Playing nine innings while realizing that, in normal times, the Red Sox would be more than a quarter of the way through their schedule …
1. Rob Manfred succeeded Bud Selig as commissioner of baseball in January 2015. Can anyone cite an example of something he has done in his five years that suggests he understands why fans love the sport? Can anyone cite a clue that he likes the sport himself, beyond using it as a tool to make rich men richer?
Because from what I can see, everything — everything — he does suggests a total lack of understanding about why people care about baseball. And it’s probably not so much that he doesn’t understand the sport’s appeal. It’s that he just doesn’t care.
Selig was a willing and well-compensated ventriloquist dummy for the owners, and he killed off the ’94 World Series, which is unforgivable. But at least his baseball bona fides were legitimate.
2. Just look at Manfred’s recent soulless machinations. He wants to, and probably will, lop off 42 minor league teams, stealing baseball away from small towns, the equivalent of dousing the game’s grassroots with gasoline and lighting a match.
He already succeeded at getting the amateur draft cut to five rounds, with players signed after that limited to signing bonuses of $20,000 or less when they join organizations in a free agent scramble. In the proposal to get the season underway, he wants 14 playoff teams, which cheapens the regular season even more.
And his suggestions to speed up games, such as starting extra innings with a runner on second base, reveal a person who is more interested in getting a game over with than enjoying watching it play out in a satisfying way.
3. Cutting the draft to five rounds annoys me, even though Red Sox fans probably should like it since they’ll have the resources and organizational appeal to load up on undrafted amateur free agents.
Plenty of excellent players have been found beyond the fifth round, among them Jacob deGrom, Anthony Rizzo, J.D. Martinez, Paul Goldschmidt, and Albert Pujols, and those players will still be unearthed even if they’re not drafted.
The Sox will do well in this new format. Maybe they’ll even find and develop a starting pitcher someday.
4. The bigger bummer of the five-round draft is that this is another whack at the intrinsic, personal appeal of baseball. It’s always a pleasure to follow the draft into the later rounds and see if a kid from your high school or college gets chosen.
There are thousands of players who are going to lose a story they’d tell for the rest of their lives — about the time they were drafted by a big-league club.
5. I’m skeptical that MLB is even going to be able to put together a modified season like the 82-game schedule the owners have proposed to the players’ union. One setback, one failed COVID-19 test by a prominent player, would send it all spiraling back to another hiatus.
The virus doesn’t give a damn about our impatient desire to get back to our way of life. Maybe I’d be more encouraged if the owners were offering more specifics about their logistics to prioritize the health of everyone involved.
6. I do like the plan to structure the schedule around regional matchups rather than a typical league-specific balanced schedule. Under this proposal, AL East teams would play only each other and teams in the NL East, with a reported four three-game series to be played among division rivals.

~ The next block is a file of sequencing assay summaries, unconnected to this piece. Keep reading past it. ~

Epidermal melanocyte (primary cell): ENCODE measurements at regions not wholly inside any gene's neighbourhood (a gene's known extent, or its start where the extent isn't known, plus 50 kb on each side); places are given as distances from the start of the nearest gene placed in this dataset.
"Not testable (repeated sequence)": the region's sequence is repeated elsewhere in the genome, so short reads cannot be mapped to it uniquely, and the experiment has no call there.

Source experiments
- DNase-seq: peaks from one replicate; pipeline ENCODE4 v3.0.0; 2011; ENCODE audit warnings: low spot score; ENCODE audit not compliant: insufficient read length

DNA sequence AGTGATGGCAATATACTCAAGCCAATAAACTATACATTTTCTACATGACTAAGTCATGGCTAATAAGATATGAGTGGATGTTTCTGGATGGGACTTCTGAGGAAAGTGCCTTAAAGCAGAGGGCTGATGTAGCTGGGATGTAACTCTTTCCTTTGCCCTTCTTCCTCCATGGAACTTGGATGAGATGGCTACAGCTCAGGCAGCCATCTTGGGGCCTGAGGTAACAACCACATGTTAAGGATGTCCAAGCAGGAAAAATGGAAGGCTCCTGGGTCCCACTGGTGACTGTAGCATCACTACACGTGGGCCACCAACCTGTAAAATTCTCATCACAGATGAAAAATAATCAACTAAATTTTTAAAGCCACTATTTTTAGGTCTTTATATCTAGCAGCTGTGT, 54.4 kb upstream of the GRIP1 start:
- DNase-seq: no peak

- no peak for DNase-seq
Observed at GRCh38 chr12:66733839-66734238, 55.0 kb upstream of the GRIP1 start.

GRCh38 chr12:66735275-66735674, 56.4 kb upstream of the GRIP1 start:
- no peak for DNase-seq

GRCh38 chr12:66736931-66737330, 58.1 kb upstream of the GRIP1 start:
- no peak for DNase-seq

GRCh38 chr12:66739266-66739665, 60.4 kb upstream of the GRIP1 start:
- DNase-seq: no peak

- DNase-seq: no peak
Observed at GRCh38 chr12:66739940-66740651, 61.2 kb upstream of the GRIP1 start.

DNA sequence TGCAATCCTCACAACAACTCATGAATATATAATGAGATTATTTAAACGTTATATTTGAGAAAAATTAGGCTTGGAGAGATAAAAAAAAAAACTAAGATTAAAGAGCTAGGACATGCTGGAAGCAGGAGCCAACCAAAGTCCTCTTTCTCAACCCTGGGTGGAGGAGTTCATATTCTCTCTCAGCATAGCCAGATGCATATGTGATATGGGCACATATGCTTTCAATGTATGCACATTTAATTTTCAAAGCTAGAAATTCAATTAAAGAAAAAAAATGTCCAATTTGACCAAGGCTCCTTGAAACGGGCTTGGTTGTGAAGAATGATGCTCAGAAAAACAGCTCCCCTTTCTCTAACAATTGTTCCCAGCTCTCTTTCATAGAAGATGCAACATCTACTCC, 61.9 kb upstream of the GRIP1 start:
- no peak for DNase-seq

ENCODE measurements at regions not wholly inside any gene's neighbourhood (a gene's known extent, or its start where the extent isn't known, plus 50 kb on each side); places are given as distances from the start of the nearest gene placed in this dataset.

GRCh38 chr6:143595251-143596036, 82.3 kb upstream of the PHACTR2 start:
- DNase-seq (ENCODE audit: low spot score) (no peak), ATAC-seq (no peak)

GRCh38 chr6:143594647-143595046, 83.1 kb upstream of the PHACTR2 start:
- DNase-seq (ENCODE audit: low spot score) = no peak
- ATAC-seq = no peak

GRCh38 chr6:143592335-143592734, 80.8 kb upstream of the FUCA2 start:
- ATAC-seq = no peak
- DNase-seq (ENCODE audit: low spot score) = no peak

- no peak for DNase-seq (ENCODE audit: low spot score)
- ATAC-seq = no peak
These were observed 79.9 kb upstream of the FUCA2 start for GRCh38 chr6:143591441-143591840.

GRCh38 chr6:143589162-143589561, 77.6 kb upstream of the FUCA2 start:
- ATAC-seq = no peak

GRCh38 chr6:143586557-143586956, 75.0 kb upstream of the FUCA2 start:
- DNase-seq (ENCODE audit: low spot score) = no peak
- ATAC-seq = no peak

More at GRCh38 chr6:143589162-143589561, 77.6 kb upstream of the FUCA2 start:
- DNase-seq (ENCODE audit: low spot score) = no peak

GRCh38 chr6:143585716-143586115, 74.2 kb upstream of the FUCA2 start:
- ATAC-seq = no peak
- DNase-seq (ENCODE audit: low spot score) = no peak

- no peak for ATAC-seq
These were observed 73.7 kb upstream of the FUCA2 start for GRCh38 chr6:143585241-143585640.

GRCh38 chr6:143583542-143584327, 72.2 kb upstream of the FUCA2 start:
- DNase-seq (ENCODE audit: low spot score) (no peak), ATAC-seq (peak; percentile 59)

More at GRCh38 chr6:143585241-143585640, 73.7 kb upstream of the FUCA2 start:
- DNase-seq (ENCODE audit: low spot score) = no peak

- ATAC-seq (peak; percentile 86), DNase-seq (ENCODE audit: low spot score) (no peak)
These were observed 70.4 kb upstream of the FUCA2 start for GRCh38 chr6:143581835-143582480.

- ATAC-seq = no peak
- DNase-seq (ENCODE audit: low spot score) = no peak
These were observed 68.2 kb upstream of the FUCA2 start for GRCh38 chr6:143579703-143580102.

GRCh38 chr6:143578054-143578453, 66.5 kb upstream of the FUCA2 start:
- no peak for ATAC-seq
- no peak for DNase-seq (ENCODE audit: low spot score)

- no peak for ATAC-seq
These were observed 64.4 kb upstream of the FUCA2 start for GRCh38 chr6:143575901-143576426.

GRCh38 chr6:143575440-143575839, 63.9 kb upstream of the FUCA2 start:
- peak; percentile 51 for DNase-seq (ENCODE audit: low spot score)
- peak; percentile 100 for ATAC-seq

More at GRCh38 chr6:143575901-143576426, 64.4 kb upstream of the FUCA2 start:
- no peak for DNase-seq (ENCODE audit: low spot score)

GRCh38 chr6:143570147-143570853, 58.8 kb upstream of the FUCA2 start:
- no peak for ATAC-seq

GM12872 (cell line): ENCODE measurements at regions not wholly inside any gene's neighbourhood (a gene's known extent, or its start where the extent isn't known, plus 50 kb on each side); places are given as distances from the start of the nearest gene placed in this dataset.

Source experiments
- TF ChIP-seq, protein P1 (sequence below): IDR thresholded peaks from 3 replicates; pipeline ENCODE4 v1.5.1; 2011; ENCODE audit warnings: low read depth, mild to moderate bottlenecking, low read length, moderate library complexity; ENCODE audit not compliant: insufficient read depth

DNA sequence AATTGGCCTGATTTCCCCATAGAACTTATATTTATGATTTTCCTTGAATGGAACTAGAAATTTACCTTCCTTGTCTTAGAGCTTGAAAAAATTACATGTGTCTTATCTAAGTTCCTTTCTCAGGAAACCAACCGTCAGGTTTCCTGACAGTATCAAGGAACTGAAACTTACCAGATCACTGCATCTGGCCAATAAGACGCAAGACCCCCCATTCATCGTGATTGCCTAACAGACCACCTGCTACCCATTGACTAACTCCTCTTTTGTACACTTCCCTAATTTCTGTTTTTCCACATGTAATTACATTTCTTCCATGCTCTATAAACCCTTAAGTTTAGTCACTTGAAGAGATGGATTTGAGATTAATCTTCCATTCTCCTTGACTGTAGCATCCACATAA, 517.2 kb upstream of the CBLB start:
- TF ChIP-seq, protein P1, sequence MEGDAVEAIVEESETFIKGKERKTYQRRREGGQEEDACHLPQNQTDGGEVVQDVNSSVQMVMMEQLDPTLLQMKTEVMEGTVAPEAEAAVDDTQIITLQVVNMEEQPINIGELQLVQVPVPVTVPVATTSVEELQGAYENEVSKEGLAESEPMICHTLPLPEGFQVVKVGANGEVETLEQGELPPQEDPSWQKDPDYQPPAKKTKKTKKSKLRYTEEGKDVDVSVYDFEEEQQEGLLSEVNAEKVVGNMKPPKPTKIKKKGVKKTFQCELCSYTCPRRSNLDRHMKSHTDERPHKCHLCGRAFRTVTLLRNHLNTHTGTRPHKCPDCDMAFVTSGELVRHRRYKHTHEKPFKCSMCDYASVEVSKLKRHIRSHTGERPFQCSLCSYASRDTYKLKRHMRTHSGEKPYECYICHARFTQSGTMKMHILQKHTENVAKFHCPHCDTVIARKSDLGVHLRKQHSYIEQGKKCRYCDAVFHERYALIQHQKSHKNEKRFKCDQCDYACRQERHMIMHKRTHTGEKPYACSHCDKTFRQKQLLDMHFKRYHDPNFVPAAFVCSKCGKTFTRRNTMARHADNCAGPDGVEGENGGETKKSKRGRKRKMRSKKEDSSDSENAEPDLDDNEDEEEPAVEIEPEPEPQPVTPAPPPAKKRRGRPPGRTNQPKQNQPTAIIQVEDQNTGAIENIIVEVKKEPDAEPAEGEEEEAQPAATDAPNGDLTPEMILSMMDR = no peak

That would make a tough chore even tougher for the Red Sox, though. They’d lose seven games against the terrible Orioles while having to face the Nationals, Yankees, Rays, Braves, and Phillies often. Even the Mets had a better record than the Red Sox last year.
7. If the season had proceeded as normal, the Red Sox would have played their 43rd game of the season Tuesday night, taking on the Braves. Perhaps they would have surprised the naysayers and come out fast to start the season, though the state of their rotation suggested that was highly unlikely.
The wonderful board game Strat-O-Matic has been simulating the entire MLB season day by day. In Strat’s sim standings, the Sox are 21-21, 4½ games behind the Yankees and 2 behind the Rays in the AL East. Seems pretty realistic to me.
8. Rewatching so many classic games is fun, but they’re also starting to get redundant. I think I’ve seen Roger Clemens’s first 20-strikeout game three times in the last six weeks.
But you know what never gets old, even on the 100th rewatch? Games 4-7 from the 2004 ALCS.
We know most of the plot twists from that history-altering series by heart, but it’s still staggering to see how many small and big things went right (Jason Varitek holding on to Tim Wakefield’s knuckleball, Joe West getting two Game 6 calls right at Yankee Stadium, Tony Clark’s double bouncing into the stands, and on and on) when for so many years you could count on them going wrong.
Sixteen years later, I still can’t believe that all happened the way it did.
9. I didn’t miss baseball all that much at the beginning of this, but the absence has hit me hard lately. I miss the daily rhythm of the new season, the reliability of knowing there’s a game every night.
I catch myself wondering whether Xander Bogaerts and Rafael Devers would be matching their sensational 2019 seasons, whether Eduardo Rodriguez would do it again and prove a legit front-line starter, and which of those no-name pitchers Chaim Bloom brought to camp would be emerging as a genuine find.
I miss the day-to-day minutiae and the big moments. But I can keep going without it until the time is right, and we’re safe in other places besides home.